22.5 x 21 x 6.5 in.
Gift of the Nora Eccles Treadwell Foundation
Ralph Bacerra was one of the leading decorative ceramists of the twentieth century. His work shows the influences of Asian art, especially Imari porcelain, as well as twentieth- and twenty-first-century abstract artists. He was one of the first American studio potters to create highly decorative surfaces using enamels and lusters. Like many of his works, this large quasigeometric teapot is made of various thrown, hand-built, and molded components. The vivid jewellike colors and startling contrasts of his characteristically complex patterns are the result of up to ten separate firings, each at a lower temperature than the previous one. “My pieces are based on traditional ideas and engage in certain cultural appropriations—in form, in design, in glaze choices . . . I am committed to the idea of pure beauty. When it is finished, the piece should be like an ornament, exquisitely beautiful.”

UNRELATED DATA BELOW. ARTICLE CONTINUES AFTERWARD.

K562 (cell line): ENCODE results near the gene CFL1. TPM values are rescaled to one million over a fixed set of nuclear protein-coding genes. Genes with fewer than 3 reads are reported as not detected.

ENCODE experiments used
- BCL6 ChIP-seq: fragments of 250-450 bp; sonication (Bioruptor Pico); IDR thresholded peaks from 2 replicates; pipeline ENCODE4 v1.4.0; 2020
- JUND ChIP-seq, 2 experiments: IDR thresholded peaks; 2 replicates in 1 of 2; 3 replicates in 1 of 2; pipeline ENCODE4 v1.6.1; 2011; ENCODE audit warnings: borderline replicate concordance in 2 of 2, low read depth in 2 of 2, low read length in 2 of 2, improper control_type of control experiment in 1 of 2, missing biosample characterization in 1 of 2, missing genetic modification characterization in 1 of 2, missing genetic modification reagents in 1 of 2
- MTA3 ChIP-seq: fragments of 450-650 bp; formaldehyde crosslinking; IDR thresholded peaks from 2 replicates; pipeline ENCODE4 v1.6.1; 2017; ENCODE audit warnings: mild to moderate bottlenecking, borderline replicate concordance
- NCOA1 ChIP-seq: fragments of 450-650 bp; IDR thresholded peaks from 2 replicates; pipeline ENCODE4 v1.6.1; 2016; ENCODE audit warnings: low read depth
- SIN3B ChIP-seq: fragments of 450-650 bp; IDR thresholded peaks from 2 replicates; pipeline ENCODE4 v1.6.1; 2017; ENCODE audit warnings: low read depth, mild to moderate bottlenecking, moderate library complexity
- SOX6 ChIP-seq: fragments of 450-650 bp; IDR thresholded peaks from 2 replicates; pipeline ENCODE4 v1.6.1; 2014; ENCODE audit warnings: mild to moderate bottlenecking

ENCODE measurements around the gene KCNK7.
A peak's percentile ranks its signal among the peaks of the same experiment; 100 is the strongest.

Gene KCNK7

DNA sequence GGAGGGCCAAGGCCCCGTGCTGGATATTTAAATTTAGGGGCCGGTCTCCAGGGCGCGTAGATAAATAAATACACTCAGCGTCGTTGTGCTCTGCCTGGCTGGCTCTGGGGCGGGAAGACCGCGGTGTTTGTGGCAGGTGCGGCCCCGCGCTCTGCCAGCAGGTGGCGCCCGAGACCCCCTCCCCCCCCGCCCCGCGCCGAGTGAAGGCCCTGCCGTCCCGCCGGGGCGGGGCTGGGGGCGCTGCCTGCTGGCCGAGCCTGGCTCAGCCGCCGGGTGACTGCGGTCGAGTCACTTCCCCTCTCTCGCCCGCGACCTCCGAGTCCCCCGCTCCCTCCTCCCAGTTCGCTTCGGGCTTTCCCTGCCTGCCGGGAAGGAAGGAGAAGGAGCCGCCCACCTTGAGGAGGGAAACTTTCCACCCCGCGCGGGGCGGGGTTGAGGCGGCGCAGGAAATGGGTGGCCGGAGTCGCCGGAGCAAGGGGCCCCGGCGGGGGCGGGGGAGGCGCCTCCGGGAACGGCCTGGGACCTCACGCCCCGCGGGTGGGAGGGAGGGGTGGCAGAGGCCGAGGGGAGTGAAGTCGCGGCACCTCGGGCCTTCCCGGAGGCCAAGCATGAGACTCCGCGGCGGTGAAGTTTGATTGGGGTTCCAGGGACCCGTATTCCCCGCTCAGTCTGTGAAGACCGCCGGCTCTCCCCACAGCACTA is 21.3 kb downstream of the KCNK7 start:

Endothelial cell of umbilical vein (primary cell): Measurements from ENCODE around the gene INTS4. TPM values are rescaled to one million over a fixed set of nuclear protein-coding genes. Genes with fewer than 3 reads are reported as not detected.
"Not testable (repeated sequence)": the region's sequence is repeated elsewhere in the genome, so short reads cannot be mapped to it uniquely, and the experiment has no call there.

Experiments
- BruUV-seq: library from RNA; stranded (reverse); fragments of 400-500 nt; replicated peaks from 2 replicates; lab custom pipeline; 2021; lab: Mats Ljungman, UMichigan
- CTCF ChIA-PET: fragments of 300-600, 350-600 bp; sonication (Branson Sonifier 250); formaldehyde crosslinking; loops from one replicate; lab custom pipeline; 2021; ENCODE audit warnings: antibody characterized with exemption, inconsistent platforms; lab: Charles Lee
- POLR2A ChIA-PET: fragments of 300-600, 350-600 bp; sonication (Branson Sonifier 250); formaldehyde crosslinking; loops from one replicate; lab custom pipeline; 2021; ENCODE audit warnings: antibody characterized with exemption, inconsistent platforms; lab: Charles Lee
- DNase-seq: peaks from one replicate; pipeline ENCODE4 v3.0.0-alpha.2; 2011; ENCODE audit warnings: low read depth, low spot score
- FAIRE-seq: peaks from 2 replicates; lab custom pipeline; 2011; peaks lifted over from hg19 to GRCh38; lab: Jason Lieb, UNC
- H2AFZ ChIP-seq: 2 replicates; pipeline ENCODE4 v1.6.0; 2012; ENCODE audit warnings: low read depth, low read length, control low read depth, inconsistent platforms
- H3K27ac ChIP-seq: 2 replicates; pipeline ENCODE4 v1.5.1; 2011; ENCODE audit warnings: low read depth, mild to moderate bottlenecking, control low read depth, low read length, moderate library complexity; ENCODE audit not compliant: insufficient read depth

Bacerra was born in Garden Grove, California, and earned his BFA in 1961 at Chouinard Art Institute in Los Angeles, where he studied under the celebrated ceramist and educator Vivika Heino. He then joined the US Army, but came back to Chouinard in 1963 as chair of the ceramics department until 1971, when the department was dissolved. He returned to teaching in 1983, when he became chair of the ceramics department at the Otis Art Institute, where he stayed until 1997.
Billie Sessions, PhD.
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